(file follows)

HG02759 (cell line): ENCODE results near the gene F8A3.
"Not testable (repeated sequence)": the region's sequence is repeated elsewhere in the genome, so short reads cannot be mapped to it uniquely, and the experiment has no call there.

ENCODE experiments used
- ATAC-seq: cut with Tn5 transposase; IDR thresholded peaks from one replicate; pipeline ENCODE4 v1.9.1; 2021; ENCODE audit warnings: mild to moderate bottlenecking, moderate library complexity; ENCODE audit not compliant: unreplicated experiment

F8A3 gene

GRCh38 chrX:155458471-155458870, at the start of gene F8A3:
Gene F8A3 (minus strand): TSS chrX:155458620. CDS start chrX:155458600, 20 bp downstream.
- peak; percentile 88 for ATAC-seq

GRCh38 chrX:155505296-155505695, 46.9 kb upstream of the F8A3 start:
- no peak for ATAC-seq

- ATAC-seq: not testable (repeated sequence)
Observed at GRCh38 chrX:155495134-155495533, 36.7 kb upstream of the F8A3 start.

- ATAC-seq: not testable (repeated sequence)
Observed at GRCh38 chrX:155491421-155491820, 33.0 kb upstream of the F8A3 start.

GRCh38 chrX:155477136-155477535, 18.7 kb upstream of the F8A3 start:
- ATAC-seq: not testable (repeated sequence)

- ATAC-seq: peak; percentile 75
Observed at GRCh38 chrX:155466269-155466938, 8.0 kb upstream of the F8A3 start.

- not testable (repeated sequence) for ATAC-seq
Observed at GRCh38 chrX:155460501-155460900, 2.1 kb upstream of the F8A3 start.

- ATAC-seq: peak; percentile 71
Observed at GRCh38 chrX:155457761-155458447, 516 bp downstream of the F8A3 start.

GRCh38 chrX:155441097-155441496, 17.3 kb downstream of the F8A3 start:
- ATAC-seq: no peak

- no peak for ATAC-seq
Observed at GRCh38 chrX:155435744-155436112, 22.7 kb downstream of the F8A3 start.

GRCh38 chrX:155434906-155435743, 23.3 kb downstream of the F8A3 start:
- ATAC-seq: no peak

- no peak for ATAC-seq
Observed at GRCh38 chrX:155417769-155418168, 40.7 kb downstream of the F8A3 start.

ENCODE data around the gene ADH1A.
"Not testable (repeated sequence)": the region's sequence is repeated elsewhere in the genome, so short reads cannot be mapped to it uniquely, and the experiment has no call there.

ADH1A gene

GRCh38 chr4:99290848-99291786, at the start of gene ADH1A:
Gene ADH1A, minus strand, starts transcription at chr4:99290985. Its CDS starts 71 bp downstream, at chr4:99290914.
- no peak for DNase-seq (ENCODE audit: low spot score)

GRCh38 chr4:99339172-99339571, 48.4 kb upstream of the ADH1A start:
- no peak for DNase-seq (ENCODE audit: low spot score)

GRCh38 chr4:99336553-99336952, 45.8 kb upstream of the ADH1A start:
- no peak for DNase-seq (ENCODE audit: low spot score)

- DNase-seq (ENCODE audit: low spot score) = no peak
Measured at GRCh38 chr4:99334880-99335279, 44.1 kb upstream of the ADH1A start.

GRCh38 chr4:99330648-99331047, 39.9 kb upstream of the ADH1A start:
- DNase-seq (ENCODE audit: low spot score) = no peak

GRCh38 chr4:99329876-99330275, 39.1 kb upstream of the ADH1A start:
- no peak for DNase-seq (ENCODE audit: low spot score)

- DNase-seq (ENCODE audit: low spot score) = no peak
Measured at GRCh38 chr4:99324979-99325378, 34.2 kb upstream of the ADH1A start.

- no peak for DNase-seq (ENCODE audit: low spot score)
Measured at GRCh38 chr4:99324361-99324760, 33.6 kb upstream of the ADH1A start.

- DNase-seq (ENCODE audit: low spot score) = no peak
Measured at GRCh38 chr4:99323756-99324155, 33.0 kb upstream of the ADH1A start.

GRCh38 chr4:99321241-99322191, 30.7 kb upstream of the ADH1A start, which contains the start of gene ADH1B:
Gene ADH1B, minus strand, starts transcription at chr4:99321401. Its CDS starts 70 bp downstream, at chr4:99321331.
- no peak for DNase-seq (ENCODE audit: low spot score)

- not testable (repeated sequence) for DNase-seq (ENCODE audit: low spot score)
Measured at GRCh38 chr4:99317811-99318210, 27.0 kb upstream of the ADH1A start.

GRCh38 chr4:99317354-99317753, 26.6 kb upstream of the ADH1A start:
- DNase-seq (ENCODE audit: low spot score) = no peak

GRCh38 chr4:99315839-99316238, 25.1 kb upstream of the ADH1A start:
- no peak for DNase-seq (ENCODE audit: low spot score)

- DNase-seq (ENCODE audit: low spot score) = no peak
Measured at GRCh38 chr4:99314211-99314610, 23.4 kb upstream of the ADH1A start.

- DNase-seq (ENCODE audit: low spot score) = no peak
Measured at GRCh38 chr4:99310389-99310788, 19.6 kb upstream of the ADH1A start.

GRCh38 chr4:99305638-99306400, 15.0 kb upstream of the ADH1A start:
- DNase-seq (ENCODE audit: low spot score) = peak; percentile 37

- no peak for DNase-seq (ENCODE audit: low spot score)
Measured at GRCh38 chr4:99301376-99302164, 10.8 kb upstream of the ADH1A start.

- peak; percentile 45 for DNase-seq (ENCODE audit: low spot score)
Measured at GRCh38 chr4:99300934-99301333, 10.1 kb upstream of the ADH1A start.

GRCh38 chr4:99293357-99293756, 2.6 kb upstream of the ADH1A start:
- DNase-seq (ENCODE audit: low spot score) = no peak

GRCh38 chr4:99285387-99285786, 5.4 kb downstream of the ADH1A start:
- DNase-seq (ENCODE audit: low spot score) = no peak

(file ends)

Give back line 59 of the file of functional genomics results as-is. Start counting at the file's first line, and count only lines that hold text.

- DNase-seq (ENCODE audit: low spot score) = no peak